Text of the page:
Starbons, made from waste biomass including food peelings and seaweed, were discovered and first reported 10 years ago by the York Green Chemistry Centre of Excellence. Using these renewable materials provides a greener, more efficient and selective approach than other commercial systems of reducing emissions.
Current widespread methods of carbon capture, such as amine treating, use liquid solutions for the treatment of emissions from chemical plants and refineries. However, these are expensive to run and require a lot of input energy compared with a relatively low output.
The synthetic make-up of Starbons, which contains pores, results in the absorption of up to 65 percent more CO2 than other methods.
Starbons are also more selective in capturing CO2 when mixed with nitrogen, with results showing a capture rate of 20:1 rather than 5:1 - four times more selective than other methods.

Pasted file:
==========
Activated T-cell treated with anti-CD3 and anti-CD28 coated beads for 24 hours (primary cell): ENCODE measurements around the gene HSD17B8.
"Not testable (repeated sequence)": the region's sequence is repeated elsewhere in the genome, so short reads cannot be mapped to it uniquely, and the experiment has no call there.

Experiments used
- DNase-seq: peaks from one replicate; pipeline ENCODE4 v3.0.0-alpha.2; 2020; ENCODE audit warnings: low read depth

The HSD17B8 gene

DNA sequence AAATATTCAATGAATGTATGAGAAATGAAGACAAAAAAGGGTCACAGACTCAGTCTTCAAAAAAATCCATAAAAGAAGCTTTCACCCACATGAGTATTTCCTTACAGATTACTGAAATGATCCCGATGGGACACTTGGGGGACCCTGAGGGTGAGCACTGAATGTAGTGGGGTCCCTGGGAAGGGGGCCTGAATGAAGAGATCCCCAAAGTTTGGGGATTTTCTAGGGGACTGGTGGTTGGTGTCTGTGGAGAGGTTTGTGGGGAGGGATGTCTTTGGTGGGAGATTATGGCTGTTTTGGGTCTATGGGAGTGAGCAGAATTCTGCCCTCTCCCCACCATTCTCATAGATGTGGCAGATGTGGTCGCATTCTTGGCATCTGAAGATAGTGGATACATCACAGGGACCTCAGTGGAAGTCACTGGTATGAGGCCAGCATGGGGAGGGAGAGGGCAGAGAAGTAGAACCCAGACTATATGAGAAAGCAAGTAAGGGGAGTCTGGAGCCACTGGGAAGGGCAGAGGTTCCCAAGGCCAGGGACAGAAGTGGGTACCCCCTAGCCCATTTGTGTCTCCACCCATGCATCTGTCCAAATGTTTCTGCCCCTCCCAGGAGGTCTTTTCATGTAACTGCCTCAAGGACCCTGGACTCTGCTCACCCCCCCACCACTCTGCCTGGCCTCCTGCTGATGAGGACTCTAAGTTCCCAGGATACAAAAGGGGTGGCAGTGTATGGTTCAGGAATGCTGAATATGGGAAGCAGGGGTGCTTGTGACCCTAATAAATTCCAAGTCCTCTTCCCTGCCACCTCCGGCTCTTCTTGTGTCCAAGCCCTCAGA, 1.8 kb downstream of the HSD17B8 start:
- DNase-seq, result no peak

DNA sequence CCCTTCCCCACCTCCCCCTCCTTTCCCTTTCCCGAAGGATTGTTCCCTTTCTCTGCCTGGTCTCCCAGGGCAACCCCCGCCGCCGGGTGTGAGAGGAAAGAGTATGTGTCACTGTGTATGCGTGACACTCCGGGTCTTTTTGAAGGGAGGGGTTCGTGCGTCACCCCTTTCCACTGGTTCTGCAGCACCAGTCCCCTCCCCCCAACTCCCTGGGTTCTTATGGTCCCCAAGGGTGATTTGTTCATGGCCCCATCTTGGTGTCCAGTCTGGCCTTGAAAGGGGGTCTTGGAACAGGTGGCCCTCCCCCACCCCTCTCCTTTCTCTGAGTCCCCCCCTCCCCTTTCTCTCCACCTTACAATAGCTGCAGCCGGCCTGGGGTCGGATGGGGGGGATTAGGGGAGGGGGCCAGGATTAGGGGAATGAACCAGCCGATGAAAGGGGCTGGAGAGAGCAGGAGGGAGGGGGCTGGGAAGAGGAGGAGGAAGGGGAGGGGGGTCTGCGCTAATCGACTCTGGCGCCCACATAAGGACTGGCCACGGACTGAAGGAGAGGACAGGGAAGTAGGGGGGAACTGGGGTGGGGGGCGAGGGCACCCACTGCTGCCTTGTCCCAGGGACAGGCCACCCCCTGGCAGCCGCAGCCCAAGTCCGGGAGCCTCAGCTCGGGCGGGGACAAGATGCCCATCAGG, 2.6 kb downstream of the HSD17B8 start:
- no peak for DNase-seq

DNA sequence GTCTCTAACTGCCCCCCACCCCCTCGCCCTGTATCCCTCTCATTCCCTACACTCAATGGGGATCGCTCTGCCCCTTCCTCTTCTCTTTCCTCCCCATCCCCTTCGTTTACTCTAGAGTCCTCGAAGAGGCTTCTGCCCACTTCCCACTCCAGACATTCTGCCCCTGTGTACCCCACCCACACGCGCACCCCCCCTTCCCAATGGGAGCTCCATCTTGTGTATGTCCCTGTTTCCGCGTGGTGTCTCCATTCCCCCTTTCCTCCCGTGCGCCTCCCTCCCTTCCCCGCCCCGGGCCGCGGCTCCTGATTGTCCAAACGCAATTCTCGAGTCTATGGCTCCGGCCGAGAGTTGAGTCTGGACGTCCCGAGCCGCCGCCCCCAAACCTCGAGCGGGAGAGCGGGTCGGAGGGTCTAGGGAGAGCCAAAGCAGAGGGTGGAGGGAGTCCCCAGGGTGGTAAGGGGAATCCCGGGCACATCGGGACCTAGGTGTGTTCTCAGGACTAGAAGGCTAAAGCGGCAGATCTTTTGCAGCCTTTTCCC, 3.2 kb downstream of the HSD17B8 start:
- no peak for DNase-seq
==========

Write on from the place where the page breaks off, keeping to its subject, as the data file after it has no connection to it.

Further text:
The materials also retain their CO2 absorption and selectivity in the presence of water, and have extremely fast rates of CO2 absorption and desorption.
Such enhanced properties for carbon capture, in a material that is sustainable and low-cost to make, holds significant potential for helping to reduce emissions from many manufacturing plants and power stations in the UK and around the world.
Professor Michael North, Professor of Green Chemistry at the University of York, said: "This work is of fundamental importance in overturning established wisdom associated with gas capture by solids. It defies current accepted scientific understanding of the efficiency of carbon-capturing CO2, and has the potential to be of significant commercial and governmental value in helping the UK meet its CO2 emissions reduction promises.
Professor James Clark, Head of York's Green Chemistry Centre of Excellence, said: "The high CO2 adsorption, high selectivity, rapid kinetics and water tolerance, combined with the low cost and ease of large scale production from waste biomass, gives Starbons great potential. We hope to offer the product as a commercial capture agent for separating CO2 from chemical or power station waste streams."
The research is published in leading chemistry journal, Angewandte Chemie.